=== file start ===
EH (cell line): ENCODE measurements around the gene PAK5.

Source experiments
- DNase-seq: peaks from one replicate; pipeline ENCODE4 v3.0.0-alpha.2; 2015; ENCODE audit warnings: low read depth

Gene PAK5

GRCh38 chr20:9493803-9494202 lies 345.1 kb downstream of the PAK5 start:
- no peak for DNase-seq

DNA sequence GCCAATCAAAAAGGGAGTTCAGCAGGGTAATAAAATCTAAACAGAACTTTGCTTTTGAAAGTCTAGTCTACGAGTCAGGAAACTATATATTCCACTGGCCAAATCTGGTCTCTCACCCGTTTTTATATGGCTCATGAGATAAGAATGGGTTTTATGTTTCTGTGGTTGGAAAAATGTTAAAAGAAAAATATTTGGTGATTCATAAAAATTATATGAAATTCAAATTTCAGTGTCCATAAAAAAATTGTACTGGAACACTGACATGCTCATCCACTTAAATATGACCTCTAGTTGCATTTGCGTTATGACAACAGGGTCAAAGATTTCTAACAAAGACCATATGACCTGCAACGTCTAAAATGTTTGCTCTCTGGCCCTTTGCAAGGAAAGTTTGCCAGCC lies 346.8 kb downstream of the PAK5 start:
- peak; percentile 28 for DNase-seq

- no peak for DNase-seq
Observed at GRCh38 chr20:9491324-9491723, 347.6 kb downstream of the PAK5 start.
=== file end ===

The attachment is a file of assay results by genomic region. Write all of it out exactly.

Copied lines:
EH (cell line): ENCODE measurements around the gene PAK5.

Source experiments
- DNase-seq: peaks from one replicate; pipeline ENCODE4 v3.0.0-alpha.2; 2015; ENCODE audit warnings: low read depth

Gene PAK5

GRCh38 chr20:9493803-9494202 lies 345.1 kb downstream of the PAK5 start:
- no peak for DNase-seq

DNA sequence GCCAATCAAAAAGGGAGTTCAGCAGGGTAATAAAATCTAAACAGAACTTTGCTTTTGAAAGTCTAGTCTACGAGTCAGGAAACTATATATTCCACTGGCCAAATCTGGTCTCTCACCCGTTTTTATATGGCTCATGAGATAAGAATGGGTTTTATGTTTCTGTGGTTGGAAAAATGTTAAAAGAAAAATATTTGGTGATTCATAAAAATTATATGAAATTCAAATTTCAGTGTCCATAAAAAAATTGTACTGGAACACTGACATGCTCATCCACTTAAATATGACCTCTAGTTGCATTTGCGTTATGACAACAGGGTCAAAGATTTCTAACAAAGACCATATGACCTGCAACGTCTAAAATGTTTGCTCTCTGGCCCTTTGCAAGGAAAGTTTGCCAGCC lies 346.8 kb downstream of the PAK5 start:
- peak; percentile 28 for DNase-seq

- no peak for DNase-seq
Observed at GRCh38 chr20:9491324-9491723, 347.6 kb downstream of the PAK5 start.